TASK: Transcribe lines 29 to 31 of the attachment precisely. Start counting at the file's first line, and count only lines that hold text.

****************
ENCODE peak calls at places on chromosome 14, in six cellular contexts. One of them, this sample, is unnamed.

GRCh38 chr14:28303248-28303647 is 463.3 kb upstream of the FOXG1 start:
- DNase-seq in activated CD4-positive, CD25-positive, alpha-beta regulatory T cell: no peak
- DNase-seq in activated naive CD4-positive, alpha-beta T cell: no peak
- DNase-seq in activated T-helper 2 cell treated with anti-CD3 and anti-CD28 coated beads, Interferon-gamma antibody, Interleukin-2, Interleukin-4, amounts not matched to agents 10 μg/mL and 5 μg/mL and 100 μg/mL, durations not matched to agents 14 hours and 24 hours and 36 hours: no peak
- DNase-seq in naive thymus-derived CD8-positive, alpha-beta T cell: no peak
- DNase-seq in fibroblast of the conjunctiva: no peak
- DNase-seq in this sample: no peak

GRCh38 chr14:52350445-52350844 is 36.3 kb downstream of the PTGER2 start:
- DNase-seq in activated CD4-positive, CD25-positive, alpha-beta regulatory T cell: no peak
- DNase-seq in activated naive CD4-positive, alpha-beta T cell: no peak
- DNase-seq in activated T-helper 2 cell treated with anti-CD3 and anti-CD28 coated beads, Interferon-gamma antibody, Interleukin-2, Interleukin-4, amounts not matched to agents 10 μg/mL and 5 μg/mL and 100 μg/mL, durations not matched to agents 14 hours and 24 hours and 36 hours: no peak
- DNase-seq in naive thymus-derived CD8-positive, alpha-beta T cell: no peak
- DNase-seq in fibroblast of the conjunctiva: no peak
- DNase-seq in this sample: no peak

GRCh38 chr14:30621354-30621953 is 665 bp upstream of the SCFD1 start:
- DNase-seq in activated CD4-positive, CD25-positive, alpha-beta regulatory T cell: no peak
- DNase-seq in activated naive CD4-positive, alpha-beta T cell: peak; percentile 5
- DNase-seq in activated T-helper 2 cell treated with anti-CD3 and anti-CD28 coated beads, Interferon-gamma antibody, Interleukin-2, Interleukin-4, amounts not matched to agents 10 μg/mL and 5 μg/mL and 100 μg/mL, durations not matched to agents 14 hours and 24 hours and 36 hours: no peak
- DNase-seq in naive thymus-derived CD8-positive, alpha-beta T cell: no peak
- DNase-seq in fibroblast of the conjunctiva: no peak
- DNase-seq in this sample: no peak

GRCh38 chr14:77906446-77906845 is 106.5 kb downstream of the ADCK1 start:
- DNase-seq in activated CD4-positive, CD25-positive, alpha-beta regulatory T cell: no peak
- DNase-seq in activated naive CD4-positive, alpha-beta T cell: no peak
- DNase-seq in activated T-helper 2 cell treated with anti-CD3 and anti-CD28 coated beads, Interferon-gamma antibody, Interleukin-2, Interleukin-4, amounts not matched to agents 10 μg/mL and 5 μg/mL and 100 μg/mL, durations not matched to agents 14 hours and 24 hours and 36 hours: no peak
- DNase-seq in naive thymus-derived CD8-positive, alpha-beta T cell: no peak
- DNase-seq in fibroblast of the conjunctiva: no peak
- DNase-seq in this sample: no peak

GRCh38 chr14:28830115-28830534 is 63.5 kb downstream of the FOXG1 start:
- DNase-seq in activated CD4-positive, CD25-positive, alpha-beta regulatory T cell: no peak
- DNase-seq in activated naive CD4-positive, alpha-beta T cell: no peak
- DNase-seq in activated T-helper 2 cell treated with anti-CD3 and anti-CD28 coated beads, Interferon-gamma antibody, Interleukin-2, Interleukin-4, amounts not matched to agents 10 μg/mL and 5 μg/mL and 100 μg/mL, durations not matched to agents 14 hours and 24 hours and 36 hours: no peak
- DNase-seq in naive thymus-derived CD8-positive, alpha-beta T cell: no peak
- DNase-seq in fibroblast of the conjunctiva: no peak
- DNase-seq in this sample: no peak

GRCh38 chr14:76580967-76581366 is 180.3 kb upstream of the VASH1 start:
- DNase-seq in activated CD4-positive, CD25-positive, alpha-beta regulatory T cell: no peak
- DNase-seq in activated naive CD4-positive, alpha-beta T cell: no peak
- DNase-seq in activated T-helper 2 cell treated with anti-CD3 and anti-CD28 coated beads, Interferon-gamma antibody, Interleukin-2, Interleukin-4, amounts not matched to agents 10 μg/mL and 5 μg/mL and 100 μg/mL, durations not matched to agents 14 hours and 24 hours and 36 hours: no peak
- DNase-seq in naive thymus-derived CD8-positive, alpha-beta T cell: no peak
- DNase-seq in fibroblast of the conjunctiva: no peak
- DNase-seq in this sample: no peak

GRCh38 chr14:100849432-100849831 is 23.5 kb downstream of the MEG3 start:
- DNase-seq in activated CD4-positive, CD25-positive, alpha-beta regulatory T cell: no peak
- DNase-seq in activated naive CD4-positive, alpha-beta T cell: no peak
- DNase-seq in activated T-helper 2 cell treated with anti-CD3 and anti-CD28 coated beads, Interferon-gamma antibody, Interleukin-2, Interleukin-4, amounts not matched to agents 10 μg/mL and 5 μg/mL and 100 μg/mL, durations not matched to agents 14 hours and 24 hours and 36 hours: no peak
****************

- DNase-seq in this sample: no peak

GRCh38 chr14:28830115-28830534 is 63.5 kb downstream of the FOXG1 start:
- DNase-seq in activated CD4-positive, CD25-positive, alpha-beta regulatory T cell: no peak